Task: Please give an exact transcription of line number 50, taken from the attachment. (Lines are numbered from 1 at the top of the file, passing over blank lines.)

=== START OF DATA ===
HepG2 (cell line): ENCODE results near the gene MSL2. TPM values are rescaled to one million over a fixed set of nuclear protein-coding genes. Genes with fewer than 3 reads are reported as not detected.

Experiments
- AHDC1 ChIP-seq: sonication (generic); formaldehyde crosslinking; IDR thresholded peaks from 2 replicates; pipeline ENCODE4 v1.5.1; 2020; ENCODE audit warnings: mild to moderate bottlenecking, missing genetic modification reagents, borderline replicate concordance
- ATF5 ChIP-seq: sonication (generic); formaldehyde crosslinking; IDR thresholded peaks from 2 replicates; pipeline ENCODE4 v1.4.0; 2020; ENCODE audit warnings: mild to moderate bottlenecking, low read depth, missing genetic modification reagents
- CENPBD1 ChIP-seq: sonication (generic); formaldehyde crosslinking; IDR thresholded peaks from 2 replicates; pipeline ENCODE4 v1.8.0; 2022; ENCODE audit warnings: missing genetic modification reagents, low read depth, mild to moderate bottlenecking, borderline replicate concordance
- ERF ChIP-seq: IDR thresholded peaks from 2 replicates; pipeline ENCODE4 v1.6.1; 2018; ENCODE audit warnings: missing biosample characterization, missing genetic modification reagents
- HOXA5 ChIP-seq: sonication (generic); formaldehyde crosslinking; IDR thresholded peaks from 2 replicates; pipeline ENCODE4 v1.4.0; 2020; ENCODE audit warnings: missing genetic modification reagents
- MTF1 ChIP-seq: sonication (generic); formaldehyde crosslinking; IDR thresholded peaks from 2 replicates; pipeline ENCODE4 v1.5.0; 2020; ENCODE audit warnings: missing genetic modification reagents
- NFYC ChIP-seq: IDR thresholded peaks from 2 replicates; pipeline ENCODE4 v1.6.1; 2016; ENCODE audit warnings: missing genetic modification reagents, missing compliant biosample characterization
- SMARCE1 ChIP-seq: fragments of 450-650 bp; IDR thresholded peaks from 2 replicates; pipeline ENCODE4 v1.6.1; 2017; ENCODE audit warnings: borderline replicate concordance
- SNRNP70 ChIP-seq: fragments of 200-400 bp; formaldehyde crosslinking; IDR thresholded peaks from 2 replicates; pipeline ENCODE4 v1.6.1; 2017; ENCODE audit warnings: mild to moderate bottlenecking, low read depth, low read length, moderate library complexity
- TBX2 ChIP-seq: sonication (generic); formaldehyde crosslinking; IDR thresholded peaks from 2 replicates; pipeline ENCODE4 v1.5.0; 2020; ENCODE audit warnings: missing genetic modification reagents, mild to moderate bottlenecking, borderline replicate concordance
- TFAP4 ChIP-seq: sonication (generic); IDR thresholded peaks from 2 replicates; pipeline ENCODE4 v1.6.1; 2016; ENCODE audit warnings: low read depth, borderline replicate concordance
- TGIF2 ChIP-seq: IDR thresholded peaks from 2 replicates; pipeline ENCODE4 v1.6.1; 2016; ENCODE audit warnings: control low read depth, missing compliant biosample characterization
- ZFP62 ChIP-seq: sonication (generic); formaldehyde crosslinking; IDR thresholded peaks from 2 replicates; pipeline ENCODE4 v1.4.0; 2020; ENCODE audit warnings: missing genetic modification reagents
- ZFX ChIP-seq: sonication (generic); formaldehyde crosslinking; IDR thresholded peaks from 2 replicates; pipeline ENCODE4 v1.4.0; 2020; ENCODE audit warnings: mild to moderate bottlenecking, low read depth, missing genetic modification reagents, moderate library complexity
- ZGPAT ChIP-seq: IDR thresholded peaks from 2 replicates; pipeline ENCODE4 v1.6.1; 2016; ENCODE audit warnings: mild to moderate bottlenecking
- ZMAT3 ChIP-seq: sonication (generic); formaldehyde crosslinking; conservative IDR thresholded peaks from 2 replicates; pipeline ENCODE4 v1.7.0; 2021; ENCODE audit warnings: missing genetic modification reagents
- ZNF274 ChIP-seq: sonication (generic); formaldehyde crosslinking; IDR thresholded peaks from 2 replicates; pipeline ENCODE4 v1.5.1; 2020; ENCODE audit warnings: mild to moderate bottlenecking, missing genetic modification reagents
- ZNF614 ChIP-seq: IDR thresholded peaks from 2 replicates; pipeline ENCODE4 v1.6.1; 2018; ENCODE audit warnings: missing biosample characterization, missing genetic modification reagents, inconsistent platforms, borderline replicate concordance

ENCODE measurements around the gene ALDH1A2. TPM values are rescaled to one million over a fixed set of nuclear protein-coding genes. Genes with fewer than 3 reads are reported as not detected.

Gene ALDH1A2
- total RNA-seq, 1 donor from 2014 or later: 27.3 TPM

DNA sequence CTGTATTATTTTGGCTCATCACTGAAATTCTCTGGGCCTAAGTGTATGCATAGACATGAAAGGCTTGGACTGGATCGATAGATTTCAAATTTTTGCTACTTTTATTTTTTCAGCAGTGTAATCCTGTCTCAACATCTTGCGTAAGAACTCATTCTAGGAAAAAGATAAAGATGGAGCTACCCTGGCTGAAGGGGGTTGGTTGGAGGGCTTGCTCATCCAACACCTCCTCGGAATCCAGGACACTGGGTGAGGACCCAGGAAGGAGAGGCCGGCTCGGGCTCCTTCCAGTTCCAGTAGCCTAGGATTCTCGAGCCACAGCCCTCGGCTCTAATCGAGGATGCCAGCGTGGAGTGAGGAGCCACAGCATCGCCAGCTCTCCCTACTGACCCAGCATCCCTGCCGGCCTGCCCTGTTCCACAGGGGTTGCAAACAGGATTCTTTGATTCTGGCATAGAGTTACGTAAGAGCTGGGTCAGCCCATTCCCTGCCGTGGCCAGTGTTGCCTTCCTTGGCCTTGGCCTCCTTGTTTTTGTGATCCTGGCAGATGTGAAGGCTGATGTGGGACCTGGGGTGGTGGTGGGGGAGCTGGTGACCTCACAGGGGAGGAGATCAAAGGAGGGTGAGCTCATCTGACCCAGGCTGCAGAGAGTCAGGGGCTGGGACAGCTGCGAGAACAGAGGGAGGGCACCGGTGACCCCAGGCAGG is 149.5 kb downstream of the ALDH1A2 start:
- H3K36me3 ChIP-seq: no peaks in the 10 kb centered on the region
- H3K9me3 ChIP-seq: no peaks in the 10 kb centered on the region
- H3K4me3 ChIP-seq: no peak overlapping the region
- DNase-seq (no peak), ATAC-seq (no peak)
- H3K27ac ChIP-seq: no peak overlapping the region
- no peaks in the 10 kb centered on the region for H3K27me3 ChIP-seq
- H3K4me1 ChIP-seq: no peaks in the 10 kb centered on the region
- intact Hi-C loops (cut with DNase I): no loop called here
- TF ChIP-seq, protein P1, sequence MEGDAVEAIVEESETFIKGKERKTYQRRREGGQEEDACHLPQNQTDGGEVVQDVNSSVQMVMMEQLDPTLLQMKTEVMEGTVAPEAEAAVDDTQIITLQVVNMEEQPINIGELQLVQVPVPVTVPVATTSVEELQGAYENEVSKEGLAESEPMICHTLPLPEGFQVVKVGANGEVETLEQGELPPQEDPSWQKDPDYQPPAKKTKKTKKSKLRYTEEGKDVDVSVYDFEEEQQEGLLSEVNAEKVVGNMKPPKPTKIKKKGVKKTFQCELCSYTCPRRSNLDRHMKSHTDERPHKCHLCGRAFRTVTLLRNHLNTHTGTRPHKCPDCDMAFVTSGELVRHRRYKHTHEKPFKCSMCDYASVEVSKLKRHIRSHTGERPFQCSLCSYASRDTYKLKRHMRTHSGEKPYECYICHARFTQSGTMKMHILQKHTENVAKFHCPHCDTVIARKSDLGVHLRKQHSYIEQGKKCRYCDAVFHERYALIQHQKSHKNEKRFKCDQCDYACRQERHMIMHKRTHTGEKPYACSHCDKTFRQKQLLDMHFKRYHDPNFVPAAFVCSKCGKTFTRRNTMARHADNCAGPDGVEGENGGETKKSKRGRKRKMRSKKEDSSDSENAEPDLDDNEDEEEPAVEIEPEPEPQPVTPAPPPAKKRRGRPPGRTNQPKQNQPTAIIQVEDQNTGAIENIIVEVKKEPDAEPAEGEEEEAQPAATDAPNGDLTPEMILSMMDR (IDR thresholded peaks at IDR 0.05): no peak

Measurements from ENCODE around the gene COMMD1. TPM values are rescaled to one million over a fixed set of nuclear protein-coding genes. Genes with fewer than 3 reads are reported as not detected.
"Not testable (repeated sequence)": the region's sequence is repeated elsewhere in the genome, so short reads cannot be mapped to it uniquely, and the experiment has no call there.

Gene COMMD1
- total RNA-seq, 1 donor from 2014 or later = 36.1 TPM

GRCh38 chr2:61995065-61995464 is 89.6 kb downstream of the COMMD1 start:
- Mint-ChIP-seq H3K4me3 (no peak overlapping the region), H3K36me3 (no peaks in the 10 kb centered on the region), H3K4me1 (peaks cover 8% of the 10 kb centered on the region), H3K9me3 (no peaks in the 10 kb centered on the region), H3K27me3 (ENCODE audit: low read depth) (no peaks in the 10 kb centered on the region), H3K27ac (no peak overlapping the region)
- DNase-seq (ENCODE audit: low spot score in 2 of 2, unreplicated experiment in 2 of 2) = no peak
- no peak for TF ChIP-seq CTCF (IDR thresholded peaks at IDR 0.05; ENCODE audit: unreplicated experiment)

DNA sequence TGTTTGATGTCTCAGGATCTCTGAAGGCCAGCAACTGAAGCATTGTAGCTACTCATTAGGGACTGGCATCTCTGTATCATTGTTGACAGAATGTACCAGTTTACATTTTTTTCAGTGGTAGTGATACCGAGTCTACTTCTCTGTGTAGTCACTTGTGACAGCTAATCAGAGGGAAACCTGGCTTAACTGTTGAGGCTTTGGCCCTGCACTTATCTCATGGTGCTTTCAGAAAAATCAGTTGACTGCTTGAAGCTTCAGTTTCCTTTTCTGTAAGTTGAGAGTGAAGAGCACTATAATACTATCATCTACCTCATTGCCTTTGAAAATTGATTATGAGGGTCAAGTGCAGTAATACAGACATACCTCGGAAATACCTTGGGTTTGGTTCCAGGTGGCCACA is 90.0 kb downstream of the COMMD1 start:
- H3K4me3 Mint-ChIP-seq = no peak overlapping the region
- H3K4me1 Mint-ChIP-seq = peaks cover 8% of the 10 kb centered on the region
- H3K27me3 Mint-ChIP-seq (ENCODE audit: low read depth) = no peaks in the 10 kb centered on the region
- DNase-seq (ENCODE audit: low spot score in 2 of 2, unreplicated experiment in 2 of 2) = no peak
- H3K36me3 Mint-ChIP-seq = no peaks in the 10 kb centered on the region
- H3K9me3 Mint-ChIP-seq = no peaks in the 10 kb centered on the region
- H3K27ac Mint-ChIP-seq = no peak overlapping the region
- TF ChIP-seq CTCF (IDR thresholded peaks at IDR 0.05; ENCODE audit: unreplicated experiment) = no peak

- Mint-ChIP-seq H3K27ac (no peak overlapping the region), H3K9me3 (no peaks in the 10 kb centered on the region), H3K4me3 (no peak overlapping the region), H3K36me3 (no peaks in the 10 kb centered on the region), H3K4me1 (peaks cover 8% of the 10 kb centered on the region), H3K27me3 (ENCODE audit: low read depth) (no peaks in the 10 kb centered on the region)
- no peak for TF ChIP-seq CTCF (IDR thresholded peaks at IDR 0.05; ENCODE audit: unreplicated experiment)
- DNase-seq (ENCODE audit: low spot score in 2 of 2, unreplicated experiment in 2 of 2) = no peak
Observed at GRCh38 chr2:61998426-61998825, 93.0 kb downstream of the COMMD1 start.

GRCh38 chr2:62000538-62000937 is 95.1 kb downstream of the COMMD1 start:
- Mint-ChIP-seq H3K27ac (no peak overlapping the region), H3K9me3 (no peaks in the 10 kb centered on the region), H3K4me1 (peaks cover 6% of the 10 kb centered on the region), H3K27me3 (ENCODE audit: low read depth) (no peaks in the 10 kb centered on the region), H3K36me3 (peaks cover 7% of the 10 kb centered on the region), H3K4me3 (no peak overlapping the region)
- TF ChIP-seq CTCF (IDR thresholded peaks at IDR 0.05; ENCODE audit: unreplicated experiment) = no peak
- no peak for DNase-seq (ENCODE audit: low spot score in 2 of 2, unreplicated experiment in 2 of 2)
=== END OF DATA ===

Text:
- TF ChIP-seq CTCF (IDR thresholded peaks at IDR 0.05; ENCODE audit: unreplicated experiment) = no peak